Oral History – Mike Robertson – Part 1: ‘Family’

Interviewed by Jeannie and John Gordon

Hans Kure, Sr. came down here I think around World War I, he incorporated the Land Development Company. He had 4 or 5 children, 2 of which were Hans, Jr. and Lawrence. Hans, Jr. was married to my grandmother, Jenny Linder. Lawrence was a traveling salesman and he wanted to marry my grandmother. He was away on trips and whatnot, and Hans came in the back door and he beat him to the punch. So, they were married and they lived either/or upstairs and he lived downstairs. And I think they worked together at the beach and I think the father was also involved in it. Hans, Jr. passed away and he had 5 girls including my mother.

Mike Robertson

Mike Robertson

Then within 11 months, Lawrence was married to her. My mother was 16, I think, because that was her senior year of high school, back then. She came for their honeymoon! From 1917, when my mother was born, and you add 16 to that, that would have been the year that they were married. But he treated the girls….they were his girls and there was never any question….

My mother met my father, Bill, during the War. They were both working at the shipyard and they got married and had 3 children, me, my older sister Pat, and the middle one is Toni. For the first couple/three years they lived up near Winston.

My dad grew up in Davie County, west of Winston, it’s on the side of the Yadkin River, and he was the perfect country boy growing up. Did it all, shot raccoons, trapped rabbits, the whole deal. His family had a country store there and they had a very good business because they were the only thing in the area and, of course, that’s where all the stories got told, lies got told and his mother was one to, if she saw anybody was in a bad way, she knew somebody over here needed something, she’d get those 2 together. She kept the community moving. They needed a church and she got in the middle of it and they had a church within 2-3 years. So my dad grew up in a large family. I think he had 5 or 6 brothers and sisters; and they were doers. The mother was a pusher and you need to learn this and learn that and go to college and amount to something. They grew up in the Depression and, like everybody else, they were affected by it.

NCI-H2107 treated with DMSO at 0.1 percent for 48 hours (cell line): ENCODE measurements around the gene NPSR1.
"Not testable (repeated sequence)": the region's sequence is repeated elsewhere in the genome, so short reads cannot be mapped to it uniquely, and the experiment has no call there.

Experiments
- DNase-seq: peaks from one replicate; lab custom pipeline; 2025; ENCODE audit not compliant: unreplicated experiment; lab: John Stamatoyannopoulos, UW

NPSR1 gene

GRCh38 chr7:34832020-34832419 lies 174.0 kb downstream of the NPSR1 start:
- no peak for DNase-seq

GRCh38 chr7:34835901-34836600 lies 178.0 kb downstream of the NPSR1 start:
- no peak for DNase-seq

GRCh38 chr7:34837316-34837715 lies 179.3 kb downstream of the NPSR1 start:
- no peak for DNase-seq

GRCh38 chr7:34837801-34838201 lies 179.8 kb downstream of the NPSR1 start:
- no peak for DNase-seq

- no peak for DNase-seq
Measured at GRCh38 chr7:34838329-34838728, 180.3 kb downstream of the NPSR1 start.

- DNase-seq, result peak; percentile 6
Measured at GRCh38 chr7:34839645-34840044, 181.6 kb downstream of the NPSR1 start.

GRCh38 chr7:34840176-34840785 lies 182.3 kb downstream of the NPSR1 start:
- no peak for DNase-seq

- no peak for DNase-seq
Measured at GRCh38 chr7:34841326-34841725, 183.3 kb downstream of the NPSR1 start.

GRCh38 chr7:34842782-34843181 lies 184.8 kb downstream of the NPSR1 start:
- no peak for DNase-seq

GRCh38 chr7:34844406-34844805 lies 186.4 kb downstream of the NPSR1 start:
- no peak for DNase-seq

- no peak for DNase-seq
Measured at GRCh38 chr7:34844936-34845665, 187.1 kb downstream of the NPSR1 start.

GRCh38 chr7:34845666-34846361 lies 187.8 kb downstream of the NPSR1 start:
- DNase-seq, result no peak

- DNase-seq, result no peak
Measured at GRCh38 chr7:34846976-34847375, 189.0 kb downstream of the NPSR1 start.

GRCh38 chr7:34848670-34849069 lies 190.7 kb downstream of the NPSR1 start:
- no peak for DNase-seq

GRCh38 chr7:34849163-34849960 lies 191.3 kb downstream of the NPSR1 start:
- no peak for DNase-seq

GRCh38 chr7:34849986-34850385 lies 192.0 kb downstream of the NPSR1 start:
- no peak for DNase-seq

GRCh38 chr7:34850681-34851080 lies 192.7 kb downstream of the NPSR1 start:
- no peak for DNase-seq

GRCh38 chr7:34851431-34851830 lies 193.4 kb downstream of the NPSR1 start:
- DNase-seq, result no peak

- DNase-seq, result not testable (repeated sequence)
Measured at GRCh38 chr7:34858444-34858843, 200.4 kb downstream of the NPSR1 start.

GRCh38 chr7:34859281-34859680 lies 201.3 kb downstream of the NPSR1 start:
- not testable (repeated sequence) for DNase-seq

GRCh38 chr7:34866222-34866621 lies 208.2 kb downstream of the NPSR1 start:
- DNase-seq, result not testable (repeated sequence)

Dad had probably done 6 different jobs by the time he wound up down here during the War; he was sitting in a room with about 300 people, being interviewed to work in the Shipyard. And they started asking questions about education and he said that it came down to him and one other boy that had finished college. It took 6 years to finish college because he was enjoying himself.

So he got a supervisor job at the Shipyard and met my Mom, and they had a good time. They enjoyed themselves. So, when the War years were over, they moved back to Bixby and then Mom had enough of red mud and red clay roads and everything else. But, hearing her tell, there were good stories about it. She enjoyed the experience, too. The mother and the daughter-in-law didn’t get along because they were pretty much the same. But when they channeled it together, they did a lot of good things. But Dad got a good job, finally, with a company called Premier Auto and he worked his way up, as a salesman and they had moved to Lexington, and Dad was always on the road. He was all over, working himself up and driving. He would sell to the car dealers. Course, the War years were over and the economy was busting loose. So he drove around and he was being able to talk to all these fellows and cars were selling. They had a good business. And then, pretty soon, he was in charge of everything east of the Mississippi. He was flying everywhere and showing salesmen how to sell. He was very good. And he made a lot of money doing it.

About every 6 months, L. C. would drive to Lexington and say how’re you doing and how’s things going and say “Bill, do you mind if I take my daughter back to Wilmington for a week or 2 and then I’ll bring her back.” It’d be OK. This went back and forth. Every time L. C. would come, he’d have the baby formula and stuff like that, ‘cause they didn’t have that out in the country. That was when they were living in the country. And he felt so bad for her, living up there in that poverty is what he’d say. He and my mom were good buds, she was not the youngest, but she was the tomboy that loved to go on the pier and fish and do things with him.

Dad finally came home and his daughter, Pat, his oldest daughter, she was born in ’44, this was in 50 or ’51, she didn’t recognize him. He’d been gone so much. And he said ‘noughs enough and L. C. been talking to him about why don’t you come to the beach and, course, he’d been to the beach. So they worked out a deal to buy the pier. And Mom got to come back in ’52. Let’s see, in ’44 my sister Pat was born and ’50 my sister Toni was born and I was born in ’54. So my Dad came down here. Of course, he was a country boy. He didn’t know anything about the ocean and the pier and anything like that. But he understood marketing and he understood selling things and he looked at the picture of the beach in the ’50s and there wasn’t a heck of a lot going on. And my grandfather then came up to Wilmington Beach. And at that time, he bought the property from Wilmington Beach south, from the ocean to the river and, I think, he paid a million dollars for it. Back then.